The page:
Photos Of The Day: New NYC Terminal Digs 14 Stories Deep

About 1.4 million cubic meters of rock and muck were blasted, bored and carted out.

A new commuter rail is being built beneath New York City’s Grand Central Terminal — the first update to the Long Island Railroad in 100 years. It’s the nation’s largest transportation project to date, and the tunnel is burrowing through at about $1 million per foot.

The project was originally scheduled to be complete in 2009 but hit funding snags. By its new target completion date of 2022, the terminal will (on the surface) cover five city blocks and will stretch 14 stories underground, housing eight tracks on two levels as part of a new seven-mile tunnel network.

Among the challenges of the enormous underground project was to not disturb traffic aboveground, meaning they couldn’t turn off power to work on certain areas.

“One of the things we needed to do there is to freeze the ground” to remove dirt and build steel supports, said Michael Horodniceanu, head of the Metropolitan Transportation Authority’s capital construction, in an Associated Press interview.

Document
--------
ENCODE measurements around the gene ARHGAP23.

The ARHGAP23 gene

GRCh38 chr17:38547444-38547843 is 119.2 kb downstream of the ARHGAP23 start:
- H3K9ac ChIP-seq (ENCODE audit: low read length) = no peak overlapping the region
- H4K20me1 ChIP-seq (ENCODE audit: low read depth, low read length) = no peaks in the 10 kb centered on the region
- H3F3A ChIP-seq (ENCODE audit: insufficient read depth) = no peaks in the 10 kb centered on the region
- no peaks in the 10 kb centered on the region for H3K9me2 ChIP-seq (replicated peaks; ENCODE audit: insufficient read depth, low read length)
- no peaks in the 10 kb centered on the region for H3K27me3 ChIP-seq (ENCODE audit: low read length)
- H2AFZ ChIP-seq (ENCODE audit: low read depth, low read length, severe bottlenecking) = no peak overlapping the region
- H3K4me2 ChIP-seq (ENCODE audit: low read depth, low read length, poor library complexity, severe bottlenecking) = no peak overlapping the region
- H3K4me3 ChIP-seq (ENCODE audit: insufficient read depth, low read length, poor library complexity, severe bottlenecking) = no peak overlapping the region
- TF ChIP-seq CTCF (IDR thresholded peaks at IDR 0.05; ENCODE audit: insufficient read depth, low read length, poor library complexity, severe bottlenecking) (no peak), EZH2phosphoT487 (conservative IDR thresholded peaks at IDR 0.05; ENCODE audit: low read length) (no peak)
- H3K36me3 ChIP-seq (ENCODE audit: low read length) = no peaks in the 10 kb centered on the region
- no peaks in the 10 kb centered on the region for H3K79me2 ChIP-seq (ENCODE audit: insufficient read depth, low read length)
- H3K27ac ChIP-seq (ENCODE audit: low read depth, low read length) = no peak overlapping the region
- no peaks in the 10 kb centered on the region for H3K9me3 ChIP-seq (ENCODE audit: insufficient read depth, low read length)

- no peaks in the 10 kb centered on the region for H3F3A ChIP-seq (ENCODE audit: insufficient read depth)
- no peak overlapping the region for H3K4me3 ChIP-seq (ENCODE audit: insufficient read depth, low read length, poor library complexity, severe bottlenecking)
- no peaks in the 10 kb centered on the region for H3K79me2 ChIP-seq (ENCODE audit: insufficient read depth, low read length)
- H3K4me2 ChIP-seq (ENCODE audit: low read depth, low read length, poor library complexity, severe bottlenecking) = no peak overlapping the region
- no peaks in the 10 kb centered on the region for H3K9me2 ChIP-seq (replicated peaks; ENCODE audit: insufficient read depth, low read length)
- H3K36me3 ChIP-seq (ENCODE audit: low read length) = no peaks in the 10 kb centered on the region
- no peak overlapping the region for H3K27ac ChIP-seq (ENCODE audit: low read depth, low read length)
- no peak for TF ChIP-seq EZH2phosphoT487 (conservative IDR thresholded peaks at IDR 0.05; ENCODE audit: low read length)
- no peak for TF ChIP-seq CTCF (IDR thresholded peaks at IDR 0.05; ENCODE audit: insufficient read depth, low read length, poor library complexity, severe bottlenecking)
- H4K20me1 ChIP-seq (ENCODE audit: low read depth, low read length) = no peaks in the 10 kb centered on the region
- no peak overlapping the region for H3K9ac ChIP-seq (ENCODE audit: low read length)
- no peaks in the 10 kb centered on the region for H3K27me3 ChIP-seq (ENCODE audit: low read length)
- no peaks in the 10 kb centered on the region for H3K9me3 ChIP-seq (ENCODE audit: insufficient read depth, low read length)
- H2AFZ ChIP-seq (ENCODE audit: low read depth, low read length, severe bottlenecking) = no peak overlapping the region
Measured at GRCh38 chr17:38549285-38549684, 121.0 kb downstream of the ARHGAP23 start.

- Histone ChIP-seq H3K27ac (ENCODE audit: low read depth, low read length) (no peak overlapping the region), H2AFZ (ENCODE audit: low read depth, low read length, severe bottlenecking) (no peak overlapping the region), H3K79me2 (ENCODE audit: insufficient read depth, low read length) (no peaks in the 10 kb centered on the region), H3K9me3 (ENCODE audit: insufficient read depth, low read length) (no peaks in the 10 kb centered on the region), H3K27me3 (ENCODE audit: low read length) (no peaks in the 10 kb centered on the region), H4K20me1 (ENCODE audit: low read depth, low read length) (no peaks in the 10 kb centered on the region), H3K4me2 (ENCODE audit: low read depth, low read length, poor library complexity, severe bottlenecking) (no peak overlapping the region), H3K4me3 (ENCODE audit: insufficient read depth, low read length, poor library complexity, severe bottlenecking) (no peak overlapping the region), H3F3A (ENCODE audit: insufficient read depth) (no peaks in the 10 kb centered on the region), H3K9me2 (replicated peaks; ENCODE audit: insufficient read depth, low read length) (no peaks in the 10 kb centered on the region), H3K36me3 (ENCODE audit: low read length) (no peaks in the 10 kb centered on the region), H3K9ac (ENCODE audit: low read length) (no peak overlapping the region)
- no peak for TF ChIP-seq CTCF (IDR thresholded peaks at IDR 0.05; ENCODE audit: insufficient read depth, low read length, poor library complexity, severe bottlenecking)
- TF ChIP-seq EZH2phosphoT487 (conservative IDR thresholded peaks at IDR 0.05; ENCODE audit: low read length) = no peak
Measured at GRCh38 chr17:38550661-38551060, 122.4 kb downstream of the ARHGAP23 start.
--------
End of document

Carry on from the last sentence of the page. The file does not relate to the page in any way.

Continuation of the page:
To make room for the 68-foot-high underground depot, 1.4 million cubic meters of rock and muck were blasted, bored and carted out. The completed structure will use more than 30,000 tons of metal, Bloomberg reports.

The project — which also includes a 350,000-square-foot food and shopping center — is ballparked at $10.2 billion, more than twice its original estimated cost of $4.3 billion.

About 160,000 Long Island Railroad passengers on 24 trains daily are expected to use the terminal to get off on Manhattan’s east side.